Fujimoto became first Japanese fighter to defend the national Heavyweight title just 4 months later, as he over-came Kotatsu Takehara with a competitive decision win. That was then followed a much debated, and heavily publicised, non-title win over the aforementioned Ishida, who bulked up from Light Middleweight to Heavyweight as he began to chase a dream of becoming a Japanese Heavyweight champion. Ishida’s performance hadn’t been enough to impress the judges to award him a win, but did do enough to prove to the JBC that he wasn’t risking his life as a Heavyweight, something they seemed to fear when he first spoke about fighting for the title.

Following his narrow win over Ishida we saw Fujimoto record his second defense of the title, stopping Takehara in 5 rounds before adding an 8 round decision win over David Radeff to his record. Those wins, along with two more for Ishida, lead to a much anticipated rematch between Kyotaro and Ishida, with the title then on the line. Sadly for Ishida he was again narrowly beaten by Kyotarowho made the third, and so far final, defense of the Japanese crown.

Having essentially cleaned out the very small domestic scene, Kyotaro’s team began to look else where for opponents. That lead him to a bout with the then 10-1 Mexican David Torres Garcia, who put in a pathetic performance on round to losing in 3 rounds to Fujimoto. The bout saw Garcia fighting at a heavier weight than he had in any of his previous bouts and suffering for it. Interestingly since that loss the Mexico has picked up two more stoppage losses, both in Canada, as he weight continued to balloon up. Following Garcia was the out-matched Nathan McKay, who last 8 rounds but failed to win any of them, and then the relatively hopeless Adam Lovelock, who was stopped in 2 rounds.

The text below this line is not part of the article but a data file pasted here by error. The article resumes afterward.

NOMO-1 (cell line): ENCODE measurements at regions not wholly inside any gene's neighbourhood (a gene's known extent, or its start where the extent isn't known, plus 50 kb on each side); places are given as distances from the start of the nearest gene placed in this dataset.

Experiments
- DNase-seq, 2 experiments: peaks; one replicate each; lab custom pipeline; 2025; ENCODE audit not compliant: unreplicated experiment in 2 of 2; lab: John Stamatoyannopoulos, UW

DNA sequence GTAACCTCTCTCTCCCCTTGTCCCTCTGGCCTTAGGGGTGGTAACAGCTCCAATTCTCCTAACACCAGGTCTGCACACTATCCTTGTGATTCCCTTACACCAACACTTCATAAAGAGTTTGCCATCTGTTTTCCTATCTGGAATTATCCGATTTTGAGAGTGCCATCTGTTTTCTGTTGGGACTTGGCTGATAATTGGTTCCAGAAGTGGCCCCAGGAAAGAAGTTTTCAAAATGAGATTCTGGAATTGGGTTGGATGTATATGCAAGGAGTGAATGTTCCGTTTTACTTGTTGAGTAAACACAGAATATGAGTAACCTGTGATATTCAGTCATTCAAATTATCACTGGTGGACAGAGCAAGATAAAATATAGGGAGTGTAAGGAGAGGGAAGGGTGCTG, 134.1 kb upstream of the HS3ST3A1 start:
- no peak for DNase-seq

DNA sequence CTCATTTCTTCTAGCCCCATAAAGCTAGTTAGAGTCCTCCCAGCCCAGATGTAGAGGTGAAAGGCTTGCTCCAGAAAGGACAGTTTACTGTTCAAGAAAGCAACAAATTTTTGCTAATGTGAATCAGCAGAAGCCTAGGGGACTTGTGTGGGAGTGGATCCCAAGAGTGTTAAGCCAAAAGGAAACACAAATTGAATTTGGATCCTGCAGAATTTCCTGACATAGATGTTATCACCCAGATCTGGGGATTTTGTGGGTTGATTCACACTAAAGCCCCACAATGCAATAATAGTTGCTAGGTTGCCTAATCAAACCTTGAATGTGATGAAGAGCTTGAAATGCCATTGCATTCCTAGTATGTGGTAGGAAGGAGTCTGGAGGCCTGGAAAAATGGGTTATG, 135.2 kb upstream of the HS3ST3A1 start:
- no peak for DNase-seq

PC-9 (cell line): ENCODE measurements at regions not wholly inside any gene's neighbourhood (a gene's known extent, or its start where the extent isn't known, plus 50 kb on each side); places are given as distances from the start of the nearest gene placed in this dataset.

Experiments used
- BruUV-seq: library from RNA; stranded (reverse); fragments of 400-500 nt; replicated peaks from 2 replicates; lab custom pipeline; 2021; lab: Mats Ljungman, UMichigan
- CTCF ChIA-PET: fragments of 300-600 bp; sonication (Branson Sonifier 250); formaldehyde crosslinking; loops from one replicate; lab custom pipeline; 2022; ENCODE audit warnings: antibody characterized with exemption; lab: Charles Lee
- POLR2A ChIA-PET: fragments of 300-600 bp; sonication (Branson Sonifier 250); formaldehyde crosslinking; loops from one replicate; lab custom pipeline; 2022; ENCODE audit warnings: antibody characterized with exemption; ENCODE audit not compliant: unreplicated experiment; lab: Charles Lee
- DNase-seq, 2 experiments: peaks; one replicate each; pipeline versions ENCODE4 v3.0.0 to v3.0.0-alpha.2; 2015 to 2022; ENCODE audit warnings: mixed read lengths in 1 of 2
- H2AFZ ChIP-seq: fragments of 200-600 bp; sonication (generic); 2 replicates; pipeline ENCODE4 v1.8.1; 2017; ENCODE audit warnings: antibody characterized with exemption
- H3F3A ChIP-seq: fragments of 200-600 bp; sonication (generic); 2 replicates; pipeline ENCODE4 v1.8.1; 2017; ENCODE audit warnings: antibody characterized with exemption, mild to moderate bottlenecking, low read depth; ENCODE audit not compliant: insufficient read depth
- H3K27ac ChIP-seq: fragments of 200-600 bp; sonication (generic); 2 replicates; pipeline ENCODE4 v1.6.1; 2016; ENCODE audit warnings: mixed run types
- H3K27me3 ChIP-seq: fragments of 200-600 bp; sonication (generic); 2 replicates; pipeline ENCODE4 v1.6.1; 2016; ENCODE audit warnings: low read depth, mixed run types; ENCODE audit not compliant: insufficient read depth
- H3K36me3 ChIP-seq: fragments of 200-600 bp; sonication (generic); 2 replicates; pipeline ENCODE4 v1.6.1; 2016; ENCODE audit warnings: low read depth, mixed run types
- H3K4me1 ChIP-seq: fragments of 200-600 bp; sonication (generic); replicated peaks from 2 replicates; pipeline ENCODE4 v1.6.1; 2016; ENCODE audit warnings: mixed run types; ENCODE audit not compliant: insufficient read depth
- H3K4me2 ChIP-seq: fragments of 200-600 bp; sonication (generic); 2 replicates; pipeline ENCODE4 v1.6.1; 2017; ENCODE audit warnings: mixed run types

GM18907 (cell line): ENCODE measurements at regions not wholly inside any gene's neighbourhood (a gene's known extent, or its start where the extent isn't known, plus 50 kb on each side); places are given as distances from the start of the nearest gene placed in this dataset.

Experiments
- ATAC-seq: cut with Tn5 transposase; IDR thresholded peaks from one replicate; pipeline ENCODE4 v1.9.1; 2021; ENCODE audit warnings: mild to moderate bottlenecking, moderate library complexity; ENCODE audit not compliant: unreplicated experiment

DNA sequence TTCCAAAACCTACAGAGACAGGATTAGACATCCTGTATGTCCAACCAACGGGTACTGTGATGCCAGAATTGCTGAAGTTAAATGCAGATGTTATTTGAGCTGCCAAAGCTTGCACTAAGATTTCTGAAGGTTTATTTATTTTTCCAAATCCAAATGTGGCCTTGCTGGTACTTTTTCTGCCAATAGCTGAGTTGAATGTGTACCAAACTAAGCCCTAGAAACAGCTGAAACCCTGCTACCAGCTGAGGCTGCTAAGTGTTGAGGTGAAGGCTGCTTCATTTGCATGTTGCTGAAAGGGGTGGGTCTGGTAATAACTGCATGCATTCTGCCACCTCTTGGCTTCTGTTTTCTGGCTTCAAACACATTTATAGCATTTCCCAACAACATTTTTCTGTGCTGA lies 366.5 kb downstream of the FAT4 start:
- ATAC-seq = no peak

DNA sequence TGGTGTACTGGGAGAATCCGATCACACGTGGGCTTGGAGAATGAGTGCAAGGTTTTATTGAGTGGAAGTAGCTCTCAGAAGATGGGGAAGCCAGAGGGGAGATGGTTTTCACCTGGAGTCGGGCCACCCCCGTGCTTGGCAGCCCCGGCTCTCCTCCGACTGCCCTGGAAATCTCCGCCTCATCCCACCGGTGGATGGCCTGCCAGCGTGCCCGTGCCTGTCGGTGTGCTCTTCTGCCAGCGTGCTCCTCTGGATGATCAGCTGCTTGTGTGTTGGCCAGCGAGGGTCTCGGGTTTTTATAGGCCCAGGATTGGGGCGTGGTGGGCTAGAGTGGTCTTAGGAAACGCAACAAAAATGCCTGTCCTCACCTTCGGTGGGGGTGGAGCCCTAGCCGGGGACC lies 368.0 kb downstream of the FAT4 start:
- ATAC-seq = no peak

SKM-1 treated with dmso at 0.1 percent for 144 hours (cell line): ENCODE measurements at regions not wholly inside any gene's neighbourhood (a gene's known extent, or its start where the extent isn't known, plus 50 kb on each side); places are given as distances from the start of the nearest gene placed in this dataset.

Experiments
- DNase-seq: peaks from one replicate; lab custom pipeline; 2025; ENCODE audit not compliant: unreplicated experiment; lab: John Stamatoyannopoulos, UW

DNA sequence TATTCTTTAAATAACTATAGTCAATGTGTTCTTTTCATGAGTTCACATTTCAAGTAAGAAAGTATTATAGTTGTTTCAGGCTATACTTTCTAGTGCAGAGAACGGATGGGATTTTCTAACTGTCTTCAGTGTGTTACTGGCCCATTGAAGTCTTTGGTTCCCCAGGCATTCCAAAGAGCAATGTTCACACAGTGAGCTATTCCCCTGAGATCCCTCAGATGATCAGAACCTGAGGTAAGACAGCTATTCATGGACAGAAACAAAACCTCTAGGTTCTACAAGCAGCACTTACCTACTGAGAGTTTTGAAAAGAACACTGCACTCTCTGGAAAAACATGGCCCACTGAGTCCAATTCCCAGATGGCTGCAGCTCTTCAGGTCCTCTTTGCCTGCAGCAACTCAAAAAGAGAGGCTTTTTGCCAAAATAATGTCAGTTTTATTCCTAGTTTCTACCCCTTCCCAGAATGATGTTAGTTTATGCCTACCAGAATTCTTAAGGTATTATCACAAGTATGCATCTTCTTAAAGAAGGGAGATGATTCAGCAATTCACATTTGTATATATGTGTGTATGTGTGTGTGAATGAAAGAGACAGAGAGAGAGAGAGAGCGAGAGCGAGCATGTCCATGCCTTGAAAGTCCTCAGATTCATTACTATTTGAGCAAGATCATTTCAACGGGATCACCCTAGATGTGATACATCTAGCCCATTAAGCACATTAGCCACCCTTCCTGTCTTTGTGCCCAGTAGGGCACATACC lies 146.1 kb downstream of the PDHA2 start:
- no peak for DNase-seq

Most recently Kyotaro was seen in the ring creating another small bit of history as he out pointed the heavy handed Willi Nasio over 12 rounds to claim the OPBF Heavyweight title, becoming the first Japanese born fighter to accomplish such a feat. In that bout Kyotaro showed that he had learned from his early career defeat and stuck to boxing and moving to over-come Nasio, who was dropped en route to a clear decision loss.

Kyotaro will be looking to continue to build his legacy as the first real Japanese Heavyweight fighter of note on May 8th when he seeks his first defense of the OPBF title, in a bout against Herman Ene Purcell (12-5, 6). A win there for the 30 year old Kyotaro would see him left with several options, including potential bouts with Zhang Junlong and Zhang Zhilei, but it’d be clear that he and his team would be looking to secure a world title fight, creating yet another bit of history.

In the ring Kyotaro isn’t the best, he’s not the strongest, the biggest puncher or the biggest. He is however a well schooled fighter who fights to his strengths and uses well laid game plans to over-come bigger and stronger fighters. He uses a lot of movement, making the most of his feet and hand speed, and is a slippery fighter to pin down. He’s unlikely to survive long with any of the elite Heavyweights of the day, but he could, if matched right, pick up a title down the line, especially given the mess the WBA keep finding their belts in.

Whether Kyotaro can, or can’t, win a world title is really a bit of a moot point however with the success he’s already had in two different sports already making him a success story and already making him the most successful and most decorated Japanese Heavyweight boxer of all time.

(Scott Graveson covers the Asian boxing scene for www.asianboxing.info)